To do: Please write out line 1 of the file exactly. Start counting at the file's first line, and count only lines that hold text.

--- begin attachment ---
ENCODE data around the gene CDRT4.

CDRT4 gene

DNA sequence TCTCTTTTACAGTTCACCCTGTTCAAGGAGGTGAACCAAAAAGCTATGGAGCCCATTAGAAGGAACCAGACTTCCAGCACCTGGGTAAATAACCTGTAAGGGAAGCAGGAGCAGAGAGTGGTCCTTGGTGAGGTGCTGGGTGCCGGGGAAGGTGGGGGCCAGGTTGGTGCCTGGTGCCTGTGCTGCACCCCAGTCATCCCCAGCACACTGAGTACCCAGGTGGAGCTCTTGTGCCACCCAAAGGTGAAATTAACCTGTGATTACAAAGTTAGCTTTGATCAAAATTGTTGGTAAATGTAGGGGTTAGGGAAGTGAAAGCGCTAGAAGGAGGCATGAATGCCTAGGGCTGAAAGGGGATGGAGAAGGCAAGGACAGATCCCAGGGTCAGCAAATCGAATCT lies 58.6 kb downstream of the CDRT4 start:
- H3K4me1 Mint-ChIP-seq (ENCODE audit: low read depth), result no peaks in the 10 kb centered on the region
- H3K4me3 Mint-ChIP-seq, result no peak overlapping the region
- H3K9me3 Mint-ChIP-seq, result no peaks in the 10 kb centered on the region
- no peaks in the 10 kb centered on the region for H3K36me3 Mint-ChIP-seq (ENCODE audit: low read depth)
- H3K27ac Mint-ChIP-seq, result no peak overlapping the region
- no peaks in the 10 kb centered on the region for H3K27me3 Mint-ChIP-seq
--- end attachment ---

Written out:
ENCODE data around the gene CDRT4.